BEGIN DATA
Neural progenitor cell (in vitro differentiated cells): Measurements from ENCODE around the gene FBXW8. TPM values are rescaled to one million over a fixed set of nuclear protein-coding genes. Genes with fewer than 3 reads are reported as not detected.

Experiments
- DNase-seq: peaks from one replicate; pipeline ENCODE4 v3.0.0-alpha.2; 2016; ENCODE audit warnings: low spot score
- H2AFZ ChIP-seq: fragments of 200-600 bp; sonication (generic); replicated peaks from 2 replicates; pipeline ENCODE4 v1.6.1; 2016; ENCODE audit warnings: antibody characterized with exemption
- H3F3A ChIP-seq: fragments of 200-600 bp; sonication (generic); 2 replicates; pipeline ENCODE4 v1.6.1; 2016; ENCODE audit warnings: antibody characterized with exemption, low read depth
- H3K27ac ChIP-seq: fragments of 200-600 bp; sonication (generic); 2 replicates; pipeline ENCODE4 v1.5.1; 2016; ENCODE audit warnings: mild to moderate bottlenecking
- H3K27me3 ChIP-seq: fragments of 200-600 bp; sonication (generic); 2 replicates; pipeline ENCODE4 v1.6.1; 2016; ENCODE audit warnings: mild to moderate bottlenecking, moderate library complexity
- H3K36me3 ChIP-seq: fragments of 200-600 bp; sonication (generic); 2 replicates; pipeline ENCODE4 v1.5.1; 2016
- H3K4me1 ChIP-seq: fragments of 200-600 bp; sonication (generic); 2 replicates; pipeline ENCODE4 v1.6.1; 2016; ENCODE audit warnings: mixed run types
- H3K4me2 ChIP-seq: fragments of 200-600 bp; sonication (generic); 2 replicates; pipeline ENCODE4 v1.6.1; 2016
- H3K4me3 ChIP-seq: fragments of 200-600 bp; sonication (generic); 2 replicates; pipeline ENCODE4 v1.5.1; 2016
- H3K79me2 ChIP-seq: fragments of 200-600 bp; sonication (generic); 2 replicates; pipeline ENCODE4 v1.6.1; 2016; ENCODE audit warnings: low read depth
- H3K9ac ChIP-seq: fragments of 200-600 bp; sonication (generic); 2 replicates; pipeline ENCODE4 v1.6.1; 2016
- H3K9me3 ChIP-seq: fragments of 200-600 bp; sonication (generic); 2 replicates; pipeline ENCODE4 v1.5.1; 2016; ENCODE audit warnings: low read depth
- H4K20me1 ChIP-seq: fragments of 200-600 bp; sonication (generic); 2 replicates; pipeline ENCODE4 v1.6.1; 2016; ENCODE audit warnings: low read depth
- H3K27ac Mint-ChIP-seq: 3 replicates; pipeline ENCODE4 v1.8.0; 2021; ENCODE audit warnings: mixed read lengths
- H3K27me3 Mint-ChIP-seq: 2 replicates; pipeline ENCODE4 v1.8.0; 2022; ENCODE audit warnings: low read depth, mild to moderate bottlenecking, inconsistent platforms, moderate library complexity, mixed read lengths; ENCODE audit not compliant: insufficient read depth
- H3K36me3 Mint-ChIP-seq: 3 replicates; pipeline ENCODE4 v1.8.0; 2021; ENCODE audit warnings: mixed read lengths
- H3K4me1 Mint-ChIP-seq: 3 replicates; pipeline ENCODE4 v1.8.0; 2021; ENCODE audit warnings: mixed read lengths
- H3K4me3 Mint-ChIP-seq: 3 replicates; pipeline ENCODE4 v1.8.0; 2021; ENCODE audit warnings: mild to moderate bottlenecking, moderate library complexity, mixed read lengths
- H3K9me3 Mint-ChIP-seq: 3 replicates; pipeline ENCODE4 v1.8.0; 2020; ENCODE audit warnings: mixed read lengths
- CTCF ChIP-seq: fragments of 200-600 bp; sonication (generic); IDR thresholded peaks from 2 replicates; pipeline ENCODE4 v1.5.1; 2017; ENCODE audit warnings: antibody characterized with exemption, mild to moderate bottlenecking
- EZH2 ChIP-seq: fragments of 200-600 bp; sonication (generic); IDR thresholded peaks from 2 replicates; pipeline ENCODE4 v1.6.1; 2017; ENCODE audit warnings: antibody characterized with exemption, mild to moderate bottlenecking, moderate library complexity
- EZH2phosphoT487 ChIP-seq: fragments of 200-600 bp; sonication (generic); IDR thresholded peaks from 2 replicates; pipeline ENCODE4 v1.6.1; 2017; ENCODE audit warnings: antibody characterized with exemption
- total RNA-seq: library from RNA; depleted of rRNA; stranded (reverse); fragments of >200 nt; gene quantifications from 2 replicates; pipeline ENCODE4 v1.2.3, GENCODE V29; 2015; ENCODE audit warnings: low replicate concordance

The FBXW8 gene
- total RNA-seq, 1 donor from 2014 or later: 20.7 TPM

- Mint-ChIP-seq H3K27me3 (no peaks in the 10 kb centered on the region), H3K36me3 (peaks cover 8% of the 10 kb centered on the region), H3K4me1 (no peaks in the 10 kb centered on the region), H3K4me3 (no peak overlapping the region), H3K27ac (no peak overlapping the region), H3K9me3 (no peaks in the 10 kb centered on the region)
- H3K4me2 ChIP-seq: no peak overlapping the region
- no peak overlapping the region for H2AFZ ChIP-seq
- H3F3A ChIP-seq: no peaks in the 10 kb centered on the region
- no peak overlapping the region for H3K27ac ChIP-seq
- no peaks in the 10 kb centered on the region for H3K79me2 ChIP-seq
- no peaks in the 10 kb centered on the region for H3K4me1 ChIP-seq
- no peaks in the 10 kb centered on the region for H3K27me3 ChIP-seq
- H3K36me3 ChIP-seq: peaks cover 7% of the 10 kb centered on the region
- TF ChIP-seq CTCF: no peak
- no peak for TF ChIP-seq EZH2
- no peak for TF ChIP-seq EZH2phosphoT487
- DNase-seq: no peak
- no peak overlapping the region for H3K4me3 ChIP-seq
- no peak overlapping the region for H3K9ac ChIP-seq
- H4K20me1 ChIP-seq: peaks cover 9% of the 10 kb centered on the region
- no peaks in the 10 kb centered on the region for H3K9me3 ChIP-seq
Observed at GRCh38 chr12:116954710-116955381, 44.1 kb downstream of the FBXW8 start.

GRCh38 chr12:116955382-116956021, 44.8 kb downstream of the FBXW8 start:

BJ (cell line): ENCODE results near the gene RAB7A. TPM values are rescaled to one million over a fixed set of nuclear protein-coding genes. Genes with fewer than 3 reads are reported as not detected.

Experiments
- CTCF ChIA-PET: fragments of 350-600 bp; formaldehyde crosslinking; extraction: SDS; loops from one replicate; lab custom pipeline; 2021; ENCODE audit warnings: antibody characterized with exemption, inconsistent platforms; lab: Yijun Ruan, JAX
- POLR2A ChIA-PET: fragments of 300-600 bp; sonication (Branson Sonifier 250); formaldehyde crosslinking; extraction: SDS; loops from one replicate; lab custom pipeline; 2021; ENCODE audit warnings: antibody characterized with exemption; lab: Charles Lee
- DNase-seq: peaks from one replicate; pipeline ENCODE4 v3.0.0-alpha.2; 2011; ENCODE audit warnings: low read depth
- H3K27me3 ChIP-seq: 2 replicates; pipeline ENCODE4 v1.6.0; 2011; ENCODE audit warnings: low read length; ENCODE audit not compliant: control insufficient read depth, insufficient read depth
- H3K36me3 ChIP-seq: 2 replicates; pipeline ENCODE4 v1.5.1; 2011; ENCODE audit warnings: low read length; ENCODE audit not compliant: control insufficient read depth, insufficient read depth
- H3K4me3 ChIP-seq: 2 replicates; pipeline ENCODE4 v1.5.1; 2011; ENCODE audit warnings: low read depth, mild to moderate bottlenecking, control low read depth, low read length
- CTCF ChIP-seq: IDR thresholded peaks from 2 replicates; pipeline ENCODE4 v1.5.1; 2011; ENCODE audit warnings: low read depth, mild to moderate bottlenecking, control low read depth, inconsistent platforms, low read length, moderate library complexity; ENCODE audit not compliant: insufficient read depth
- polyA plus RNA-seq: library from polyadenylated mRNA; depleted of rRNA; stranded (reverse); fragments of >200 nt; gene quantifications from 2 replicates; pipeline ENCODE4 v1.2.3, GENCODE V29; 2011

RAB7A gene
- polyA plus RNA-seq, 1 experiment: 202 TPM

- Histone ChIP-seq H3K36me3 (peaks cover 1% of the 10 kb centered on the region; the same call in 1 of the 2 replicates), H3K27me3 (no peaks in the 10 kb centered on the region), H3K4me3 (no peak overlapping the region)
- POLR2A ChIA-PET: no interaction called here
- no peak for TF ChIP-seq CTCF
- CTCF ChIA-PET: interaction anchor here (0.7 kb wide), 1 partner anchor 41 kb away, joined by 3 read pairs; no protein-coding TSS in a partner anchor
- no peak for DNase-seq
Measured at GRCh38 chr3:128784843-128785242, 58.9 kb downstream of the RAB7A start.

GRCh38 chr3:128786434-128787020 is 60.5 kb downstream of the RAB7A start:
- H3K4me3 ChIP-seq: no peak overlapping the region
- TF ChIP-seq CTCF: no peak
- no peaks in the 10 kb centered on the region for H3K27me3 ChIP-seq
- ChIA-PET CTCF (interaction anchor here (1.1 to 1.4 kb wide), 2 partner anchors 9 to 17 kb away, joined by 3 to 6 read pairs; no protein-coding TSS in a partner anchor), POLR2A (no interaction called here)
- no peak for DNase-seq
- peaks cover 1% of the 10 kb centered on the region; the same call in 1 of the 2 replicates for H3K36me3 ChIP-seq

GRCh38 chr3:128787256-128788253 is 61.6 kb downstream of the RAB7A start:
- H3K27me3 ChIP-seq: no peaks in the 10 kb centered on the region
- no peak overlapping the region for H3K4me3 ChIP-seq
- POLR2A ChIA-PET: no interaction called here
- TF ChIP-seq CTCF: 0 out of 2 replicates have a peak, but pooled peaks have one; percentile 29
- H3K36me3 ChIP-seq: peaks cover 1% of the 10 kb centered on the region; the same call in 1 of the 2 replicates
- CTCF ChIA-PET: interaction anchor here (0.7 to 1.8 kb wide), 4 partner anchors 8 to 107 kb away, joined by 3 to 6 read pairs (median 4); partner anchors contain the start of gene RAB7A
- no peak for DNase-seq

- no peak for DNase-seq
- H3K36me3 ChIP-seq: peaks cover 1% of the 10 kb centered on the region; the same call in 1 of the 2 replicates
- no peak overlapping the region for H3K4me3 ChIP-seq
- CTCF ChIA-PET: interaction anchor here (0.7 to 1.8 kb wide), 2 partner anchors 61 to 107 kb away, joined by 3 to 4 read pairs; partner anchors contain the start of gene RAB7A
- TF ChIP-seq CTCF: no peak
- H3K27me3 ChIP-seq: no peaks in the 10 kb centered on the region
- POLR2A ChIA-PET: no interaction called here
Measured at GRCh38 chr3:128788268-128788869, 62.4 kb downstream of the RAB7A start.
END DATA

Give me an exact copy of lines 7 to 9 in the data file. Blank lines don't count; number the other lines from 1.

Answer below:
- H3K27me3 ChIP-seq: fragments of 200-600 bp; sonication (generic); 2 replicates; pipeline ENCODE4 v1.6.1; 2016; ENCODE audit warnings: mild to moderate bottlenecking, moderate library complexity
- H3K36me3 ChIP-seq: fragments of 200-600 bp; sonication (generic); 2 replicates; pipeline ENCODE4 v1.5.1; 2016
- H3K4me1 ChIP-seq: fragments of 200-600 bp; sonication (generic); 2 replicates; pipeline ENCODE4 v1.6.1; 2016; ENCODE audit warnings: mixed run types